- The Washington Times - Thursday, November 19, 2020

It may seem long for Americans, but transition to a new administration in Washington feels like an eternity for many Palestinians.

Democrats may be impatient to inaugurate former Vice President Joseph R. Biden, but it’s been four long years of economic, diplomatic and political setbacks for Palestinian leaders as President Trump has titled heavily toward Israel, shattered precedents undergirding the Palestinian case for statehood and forged ties between Jerusalem and leading Arab states even as the Palestinian cause was ignored.

Palestinian Prime Minister Mohammad Shtayyeh, speaking to a Washington think tank this week, welcomed the hoped-for change in leadership in Washington.

“The [Biden] administration is talking about resetting things, resetting international relations, resetting the relationship with China, resetting the relationship with the Middle East,” he said.

“We need somebody to reset things. For us, resetting things with the Palestinians, what we want, frankly, is a bilateral American-Palestinian relationship that is not Israeli-centric.”

Forging a close alliance with Israeli Prime Minister Benjamin Netanyahu, Mr. Trump has handed Israel a steady stream of diplomatic wins since taking office, moving the U.S. Embassy from Tel Aviv to Jerusalem, cutting aid to Palestinian organizations, breaking with almost every U.S. ally in recognizing Israel‘s sovereignty over the Syria-claimed Golan Heights, and issuing a new peace plan that embraced expansive Israeli settlement claims in land once thought reserved for a separate Palestinian state.

The Palestinians literally lost their voice in Washington when Mr. Trump in 2018 ordered the closure of the Palestinian Authority’s diplomatic mission here.

Secretary of State Mike Pompeo expanded the list of benefits on a trip to Israel Thursday, becoming the highest-ranking U.S. official to visit an Israeli West Bank settlement and announcing a new U.S. campaign against the Palestinian-organized global boycott and disinvestment campaign against Israeli goods and service.

The U.S., Mr. Pompeo said, “stands strongly” for legal recognition of the settlements” that can be done “in a way that are lawful and appropriate and proper.”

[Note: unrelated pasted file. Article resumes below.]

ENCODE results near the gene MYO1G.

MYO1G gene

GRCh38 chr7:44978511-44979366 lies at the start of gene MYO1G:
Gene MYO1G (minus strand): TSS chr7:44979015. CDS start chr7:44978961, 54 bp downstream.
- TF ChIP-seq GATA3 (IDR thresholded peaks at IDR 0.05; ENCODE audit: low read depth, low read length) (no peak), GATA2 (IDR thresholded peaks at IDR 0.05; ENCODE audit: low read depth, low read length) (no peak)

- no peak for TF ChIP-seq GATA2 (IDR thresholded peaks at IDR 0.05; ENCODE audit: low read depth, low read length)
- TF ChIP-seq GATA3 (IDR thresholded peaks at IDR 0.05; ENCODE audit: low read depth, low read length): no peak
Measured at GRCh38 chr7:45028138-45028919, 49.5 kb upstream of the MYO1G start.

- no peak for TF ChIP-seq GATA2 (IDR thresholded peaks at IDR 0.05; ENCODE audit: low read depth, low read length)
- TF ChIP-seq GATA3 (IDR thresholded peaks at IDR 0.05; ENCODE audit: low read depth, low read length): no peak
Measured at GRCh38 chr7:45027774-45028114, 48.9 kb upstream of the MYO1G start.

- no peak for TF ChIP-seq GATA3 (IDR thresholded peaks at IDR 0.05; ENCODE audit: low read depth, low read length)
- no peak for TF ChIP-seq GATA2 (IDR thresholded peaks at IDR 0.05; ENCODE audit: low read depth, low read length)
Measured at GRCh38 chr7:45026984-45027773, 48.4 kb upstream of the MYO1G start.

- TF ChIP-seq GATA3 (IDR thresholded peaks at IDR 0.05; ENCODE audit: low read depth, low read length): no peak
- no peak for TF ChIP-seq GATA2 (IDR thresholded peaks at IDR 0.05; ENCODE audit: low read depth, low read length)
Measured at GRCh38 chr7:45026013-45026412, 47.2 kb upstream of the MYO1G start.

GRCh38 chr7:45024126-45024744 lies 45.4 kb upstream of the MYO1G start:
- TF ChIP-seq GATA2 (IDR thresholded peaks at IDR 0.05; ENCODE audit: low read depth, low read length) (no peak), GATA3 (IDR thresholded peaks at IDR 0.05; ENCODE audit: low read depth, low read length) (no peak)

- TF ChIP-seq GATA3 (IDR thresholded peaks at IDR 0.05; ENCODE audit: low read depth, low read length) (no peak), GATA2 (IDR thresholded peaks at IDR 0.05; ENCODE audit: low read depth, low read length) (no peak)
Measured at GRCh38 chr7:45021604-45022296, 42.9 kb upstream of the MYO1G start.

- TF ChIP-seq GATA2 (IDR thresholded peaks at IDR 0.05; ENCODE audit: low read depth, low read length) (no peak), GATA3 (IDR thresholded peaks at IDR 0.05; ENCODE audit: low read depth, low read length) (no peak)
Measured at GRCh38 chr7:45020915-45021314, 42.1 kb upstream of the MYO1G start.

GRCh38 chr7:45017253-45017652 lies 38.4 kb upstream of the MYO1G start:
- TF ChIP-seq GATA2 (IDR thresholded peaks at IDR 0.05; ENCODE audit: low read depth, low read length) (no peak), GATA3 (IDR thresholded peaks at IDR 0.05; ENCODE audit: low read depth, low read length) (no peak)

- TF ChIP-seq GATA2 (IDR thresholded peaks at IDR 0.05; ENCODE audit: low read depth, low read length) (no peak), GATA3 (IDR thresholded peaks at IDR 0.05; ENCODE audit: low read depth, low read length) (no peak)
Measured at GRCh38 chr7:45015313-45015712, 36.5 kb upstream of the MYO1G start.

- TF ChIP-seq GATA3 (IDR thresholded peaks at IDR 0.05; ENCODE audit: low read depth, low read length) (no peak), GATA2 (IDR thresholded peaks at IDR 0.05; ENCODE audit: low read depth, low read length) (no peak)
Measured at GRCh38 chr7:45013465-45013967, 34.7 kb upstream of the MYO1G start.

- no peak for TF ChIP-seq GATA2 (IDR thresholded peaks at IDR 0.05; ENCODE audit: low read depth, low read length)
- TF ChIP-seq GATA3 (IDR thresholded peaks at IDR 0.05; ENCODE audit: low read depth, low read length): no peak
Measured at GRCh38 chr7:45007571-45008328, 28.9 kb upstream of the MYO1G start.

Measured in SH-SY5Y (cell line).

With Mr. Biden on record expressing skepticism about Israel‘s aggressive settlement-building plan, Palestinian officials have shown a surprising level of flexibility on a peace deal, banking on a new U.S. administration to rebalance American diplomacy in the long-running debate over a future Palestinian state.

Mr. Shtayyeh this week announced that Palestine and Israel are both prepared to strike an agreement to resume diplomatic cooperation on security after months of frozen relations.

Israel is ready to commit itself to the signed agreements with us,” Mr. Shtayyeh said during a virtual event hosted by the Council on Foreign Relations.

He called the move a “very important step in the right direction,” adding that Palestinian officials will resume talks with Israeli officials on financial, health, and political issues.

The Palestinian Authority suspended ties with Israel back in May in protest of the Netanyahu’s government’s plan to annex Jewish settlements in the West Bank. The plans has since been suspended as part of a U.S.-brokered deal to normalize relations between Israel, Bahrain and the United Arab Emirates.

But that normalization deal at the same time shattered another pillar of Palestinian diplomacy — that leading Arab countries would not recognize Israel so long as the Palestinian statehood questions was not resolves.

Doubts on Biden

With COVID-19 raging in the region and the diplomatic road forward cloudy, some leading Palestinians say Mr. Biden will have a hard time recalibrating U.S. Middle East policy.